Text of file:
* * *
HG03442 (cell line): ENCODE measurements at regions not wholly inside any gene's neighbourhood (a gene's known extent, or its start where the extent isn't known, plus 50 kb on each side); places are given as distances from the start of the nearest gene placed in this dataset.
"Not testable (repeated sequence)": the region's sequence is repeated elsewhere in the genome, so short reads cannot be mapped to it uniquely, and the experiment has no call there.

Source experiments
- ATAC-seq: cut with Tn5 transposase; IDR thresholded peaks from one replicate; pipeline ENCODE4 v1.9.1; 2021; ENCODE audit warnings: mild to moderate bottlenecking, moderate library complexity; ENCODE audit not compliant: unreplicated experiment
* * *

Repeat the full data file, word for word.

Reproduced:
HG03442 (cell line): ENCODE measurements at regions not wholly inside any gene's neighbourhood (a gene's known extent, or its start where the extent isn't known, plus 50 kb on each side); places are given as distances from the start of the nearest gene placed in this dataset.
"Not testable (repeated sequence)": the region's sequence is repeated elsewhere in the genome, so short reads cannot be mapped to it uniquely, and the experiment has no call there.

Source experiments
- ATAC-seq: cut with Tn5 transposase; IDR thresholded peaks from one replicate; pipeline ENCODE4 v1.9.1; 2021; ENCODE audit warnings: mild to moderate bottlenecking, moderate library complexity; ENCODE audit not compliant: unreplicated experiment